The EROSITA X-ray telescope aboard a German-Russian satellite has taken its first images of the hot universe.
Between October 17th and 19th, the German-built EROSITA telescope used all seven of its X-ray-collecting modules to reveal the hot and violent star-formation processes in the galaxy next door.
Following its launch on July 13th, the telescope flew for three months aboard the Spektrum-Röntgen-Gamma (Spektr-RG) satellite before arriving at its destination: the Earth-Sun system's L2 Lagrange point, 1.5 million kilometers (1 million miles) from Earth on the opposite side from the Sun. There, the telescopes aboard Spektr-RG underwent commissioning, where engineers turn on the instruments and work out any kinks. Despite some hiccups during this phase, and after some extensive testing to show that everything was operating as expected, EROSITA is now seeing the universe near and far with X-ray vision.
The Large Magellanic Cloud (LMC) is the largest satellite galaxy of the Milky Way and hosts stellar nurseries whose hot, X-ray-emitting gas can be seen in this image. At 170,000 light-years from Earth, the LMC makes for a relatively close and well-studied target. EROSITA images can thus be compared to images taken by other X-ray observatories such as XMM-Newton and Chandra.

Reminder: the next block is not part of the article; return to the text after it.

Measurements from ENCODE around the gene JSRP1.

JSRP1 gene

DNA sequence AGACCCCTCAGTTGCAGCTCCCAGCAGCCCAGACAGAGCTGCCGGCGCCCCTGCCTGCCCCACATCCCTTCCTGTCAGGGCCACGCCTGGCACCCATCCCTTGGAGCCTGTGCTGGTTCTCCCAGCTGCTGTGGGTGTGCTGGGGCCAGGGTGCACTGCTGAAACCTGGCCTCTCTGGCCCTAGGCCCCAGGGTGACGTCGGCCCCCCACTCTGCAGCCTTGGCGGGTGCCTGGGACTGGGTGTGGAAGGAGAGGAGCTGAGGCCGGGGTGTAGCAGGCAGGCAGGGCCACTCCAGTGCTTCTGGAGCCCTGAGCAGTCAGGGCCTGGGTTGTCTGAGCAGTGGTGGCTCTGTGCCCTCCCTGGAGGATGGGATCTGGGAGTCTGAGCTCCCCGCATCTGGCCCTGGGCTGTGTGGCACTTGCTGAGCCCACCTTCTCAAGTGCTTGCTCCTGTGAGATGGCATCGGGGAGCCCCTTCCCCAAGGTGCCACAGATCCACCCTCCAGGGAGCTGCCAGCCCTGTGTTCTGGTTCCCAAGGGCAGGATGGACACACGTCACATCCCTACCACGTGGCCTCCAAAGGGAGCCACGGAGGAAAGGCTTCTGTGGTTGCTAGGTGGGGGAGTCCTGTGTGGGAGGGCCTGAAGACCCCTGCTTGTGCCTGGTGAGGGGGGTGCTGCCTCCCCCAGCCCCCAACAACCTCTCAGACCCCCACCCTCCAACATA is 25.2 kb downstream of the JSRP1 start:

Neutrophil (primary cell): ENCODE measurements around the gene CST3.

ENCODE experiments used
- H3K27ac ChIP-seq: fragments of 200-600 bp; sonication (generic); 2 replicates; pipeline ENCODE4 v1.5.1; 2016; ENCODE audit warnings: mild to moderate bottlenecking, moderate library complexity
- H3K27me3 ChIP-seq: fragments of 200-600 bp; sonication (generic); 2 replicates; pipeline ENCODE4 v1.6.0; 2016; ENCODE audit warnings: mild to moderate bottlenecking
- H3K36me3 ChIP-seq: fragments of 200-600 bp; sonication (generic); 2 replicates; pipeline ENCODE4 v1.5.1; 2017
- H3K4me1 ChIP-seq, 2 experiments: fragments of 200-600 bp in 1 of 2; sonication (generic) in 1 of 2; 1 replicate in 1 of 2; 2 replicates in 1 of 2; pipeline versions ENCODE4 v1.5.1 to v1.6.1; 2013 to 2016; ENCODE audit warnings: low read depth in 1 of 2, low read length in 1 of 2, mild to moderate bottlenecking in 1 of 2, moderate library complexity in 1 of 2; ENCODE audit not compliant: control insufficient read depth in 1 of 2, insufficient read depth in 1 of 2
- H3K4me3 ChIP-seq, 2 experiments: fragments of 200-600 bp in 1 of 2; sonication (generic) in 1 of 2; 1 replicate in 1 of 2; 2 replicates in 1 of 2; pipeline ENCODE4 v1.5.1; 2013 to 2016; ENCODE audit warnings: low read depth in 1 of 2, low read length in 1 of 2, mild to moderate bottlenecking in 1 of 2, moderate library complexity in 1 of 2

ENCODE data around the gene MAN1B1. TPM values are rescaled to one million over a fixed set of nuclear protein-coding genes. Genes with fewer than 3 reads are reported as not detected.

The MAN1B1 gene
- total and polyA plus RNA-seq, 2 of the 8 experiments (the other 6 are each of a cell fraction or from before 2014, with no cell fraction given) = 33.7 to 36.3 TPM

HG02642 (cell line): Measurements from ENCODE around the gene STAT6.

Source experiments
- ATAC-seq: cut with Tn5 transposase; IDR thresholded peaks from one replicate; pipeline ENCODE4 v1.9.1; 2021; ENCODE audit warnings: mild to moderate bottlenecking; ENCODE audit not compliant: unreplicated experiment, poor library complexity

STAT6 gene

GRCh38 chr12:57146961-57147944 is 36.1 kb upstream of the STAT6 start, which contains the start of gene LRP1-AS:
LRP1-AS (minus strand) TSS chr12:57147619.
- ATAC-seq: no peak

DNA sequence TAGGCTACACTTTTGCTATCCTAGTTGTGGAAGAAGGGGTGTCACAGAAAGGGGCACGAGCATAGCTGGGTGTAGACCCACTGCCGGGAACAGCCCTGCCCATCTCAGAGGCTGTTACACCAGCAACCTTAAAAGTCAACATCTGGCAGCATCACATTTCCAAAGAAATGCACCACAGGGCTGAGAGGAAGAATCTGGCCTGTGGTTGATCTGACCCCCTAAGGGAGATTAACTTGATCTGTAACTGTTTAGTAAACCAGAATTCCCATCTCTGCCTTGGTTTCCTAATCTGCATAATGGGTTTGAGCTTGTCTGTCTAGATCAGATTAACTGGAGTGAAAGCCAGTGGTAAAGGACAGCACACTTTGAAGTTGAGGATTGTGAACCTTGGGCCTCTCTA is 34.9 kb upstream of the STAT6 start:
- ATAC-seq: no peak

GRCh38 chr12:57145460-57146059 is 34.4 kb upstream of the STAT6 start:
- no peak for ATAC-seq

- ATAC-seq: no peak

"We have obtained razor-sharp images with remarkably little background noise. These first impressions allow us to anticipate great things over the coming years," says Erosita's project manager Thomas Mernik (DLR).
A second image from EROSITA shows the hot gas swirling around a set of galaxy clusters in a slow-motion crash. The galaxies in these clusters are 800 million light-years from Earth.
After snapping some more pictures, EROSITA will begin its primary mission: a four-year program to map the X-ray sky in the kind of detail normally reserved for smaller fields trained on selected objects. EROSITA is expected to detect millions of new X-ray sources, including 100,000 galaxy clusters. Ultimately, astronomers hope to use these clusters to shed light on the universe's evolution and the nature of dark energy.
The Spektr-RG space observatory also hosts the Russian ART-XC instrument, which observes X-rays at higher energies. The Russian space agency announced ART-XC's first light on July 30th, which revealed X-rays from the well-known pulsar Centaurus X-3.